11. I am on stage six. it makes it even harder people don’t understand, they think oh you just have a headache .get over it…. I wish it was that simple 😷🤯🤨

  12. Oh snap! I’m a 6 😱 keep thinking tomorrow I will be better and will have the energy to do basic things. Today I brushed my hair. Then I had to take a rest. 🙁

  13. Me too !! That’s my Fibromyalgia women’s movement cry.Litterally I have 36 years and counting!(when I can remember how old I am!)

  14. Definitely stage 6. Living with it since 2005 have lost my job am allergic to most meds plasters anesthetic food chocolate and alcohol but I try meds that are more natural like folic acid and magnesium bad thing though it effects my liver so I have to deal with that, Does not take the pain away but I try and make the best of each day. Bake wedding cakes now for a living so I am grateful to get up and finish a cake and deliver and just enjoy each day and thank God if I am able to wake up and get to do what I need to do.I try and keep possitive by doing what I like and when I like my kids understand it and have learned to adapt to it after I lost my husband three years ago. I even travel when able.Try not to think about it so that it does not make me feel house and bed bound, know it is proberbly will not work for every one but works for me.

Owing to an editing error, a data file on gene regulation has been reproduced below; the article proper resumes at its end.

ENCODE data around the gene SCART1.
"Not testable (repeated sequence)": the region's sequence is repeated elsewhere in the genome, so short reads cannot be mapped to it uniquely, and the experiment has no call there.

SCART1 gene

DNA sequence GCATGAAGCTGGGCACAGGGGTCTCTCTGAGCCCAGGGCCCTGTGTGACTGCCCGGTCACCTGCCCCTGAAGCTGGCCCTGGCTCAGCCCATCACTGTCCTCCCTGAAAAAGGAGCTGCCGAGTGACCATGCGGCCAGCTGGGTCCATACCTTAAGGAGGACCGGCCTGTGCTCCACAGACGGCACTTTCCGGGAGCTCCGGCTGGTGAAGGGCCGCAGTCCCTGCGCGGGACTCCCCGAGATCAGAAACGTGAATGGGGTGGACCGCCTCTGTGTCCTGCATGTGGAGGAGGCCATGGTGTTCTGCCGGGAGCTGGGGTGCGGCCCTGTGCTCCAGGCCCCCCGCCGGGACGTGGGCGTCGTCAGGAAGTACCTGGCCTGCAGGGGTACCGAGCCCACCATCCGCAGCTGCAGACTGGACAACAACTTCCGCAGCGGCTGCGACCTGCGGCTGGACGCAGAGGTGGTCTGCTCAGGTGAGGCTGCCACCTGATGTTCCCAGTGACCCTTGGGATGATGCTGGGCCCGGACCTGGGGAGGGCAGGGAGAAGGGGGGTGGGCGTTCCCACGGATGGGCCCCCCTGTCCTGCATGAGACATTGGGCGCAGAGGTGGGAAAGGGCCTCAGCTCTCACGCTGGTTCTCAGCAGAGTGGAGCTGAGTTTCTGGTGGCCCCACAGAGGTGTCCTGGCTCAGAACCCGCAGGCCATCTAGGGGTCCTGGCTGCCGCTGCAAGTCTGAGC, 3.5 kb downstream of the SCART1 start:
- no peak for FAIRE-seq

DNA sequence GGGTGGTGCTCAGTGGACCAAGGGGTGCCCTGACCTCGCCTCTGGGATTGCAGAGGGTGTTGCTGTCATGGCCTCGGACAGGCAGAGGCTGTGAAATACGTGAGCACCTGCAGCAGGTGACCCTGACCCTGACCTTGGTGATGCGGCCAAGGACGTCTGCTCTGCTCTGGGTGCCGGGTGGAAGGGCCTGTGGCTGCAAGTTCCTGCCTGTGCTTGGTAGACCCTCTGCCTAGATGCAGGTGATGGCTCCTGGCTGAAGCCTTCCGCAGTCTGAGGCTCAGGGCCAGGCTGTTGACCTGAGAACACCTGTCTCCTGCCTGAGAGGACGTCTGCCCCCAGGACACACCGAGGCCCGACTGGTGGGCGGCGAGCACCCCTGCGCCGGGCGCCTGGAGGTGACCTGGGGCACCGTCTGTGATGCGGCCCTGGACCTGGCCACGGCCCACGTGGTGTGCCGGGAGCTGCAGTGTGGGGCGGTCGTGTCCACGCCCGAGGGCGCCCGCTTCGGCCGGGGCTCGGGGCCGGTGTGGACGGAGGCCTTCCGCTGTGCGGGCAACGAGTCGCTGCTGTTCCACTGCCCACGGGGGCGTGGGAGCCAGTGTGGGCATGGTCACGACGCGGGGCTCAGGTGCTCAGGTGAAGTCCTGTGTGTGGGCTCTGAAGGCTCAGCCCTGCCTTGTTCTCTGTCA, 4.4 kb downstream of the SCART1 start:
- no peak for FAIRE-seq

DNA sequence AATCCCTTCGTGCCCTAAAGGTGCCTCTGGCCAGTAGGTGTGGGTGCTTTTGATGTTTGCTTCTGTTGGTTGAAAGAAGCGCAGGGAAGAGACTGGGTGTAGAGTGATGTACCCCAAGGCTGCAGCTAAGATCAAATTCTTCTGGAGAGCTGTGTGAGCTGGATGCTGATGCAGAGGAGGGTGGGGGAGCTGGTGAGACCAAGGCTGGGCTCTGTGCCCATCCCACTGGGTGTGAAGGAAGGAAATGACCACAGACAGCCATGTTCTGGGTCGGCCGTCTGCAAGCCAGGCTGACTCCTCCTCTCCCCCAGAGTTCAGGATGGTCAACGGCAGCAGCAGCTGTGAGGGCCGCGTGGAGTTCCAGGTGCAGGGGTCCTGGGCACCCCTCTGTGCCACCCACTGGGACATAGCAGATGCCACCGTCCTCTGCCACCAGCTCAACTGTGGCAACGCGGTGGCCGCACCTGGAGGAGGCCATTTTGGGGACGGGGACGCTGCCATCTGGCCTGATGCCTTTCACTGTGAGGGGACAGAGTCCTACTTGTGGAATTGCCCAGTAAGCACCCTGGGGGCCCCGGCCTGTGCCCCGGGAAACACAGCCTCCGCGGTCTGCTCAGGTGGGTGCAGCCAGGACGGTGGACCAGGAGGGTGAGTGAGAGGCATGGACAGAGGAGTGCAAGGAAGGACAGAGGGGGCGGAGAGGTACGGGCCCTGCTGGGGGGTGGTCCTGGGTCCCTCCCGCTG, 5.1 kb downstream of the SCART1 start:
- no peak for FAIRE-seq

15. At a stage 5 maybe 6. I have to keep moving to keep my mind off it. If I can’t physically get around very good I’m on a computer keeping my mind off it. I feel like people dont understand. My family is trying but it makes it hard when you dont even know yourself. Now I get a ringing in my ears, noise drives my up the wall. Or maybe it’s the pain when I loose concentration. Thought I was just being a bitch until I seen it was a symptom.

  16. I’m 38 I was jus diagnosed last fall but have been dealing with it since I was in my 20’s. my dr…. who seems useless… put me on a series of meds only to create more problems. And just a few months ago I got violently ill, now most my pain is gone, I can walk again, after spending much time on the couch and getting to the point of barely being able to climb stairs. Now I mostly just deal with exhaustion, unable to get any financial help I’m working on finding a way to make money to survive…..definitely a 6. Everybody just seems to think I’m lazy and never hear what I say about how I feel, dr included. Before it got bad I did housecleaning, with many clients made decent money, gardened, rock climbing, kayaking, etc etc. I was very active 100 lbs soaking wet. Now i have no job because I am unable to do anything that requires lots of energy, I’m overweight, depressed and useless.

  17. Julie Drakett

    I am in stage 6. I laugh when people ask if i have good days. They just don’t happen. I am 69 now i believe that the longer you have the illness your body gets exhausted from all the pain and of course the usual chronic fatigue. My body just doesnt have the strength to fight it anymore. I am totally worn out. But i get up everyday shower qash my hair put my make up on dress smart because it makes me feel good about myself. I do the garden, as much housework as i can, cooking. Just all in small amounts. Sit when i need to, sleep when i need to. Go to the village cafe. People ssy are you better now you look really well! They dont see the inside crying and hurting. Missing the person i used to be. But i believe in making the most of the life i have. I smile to help me and it helps others. Looking and being in miserable is just a downward spiral.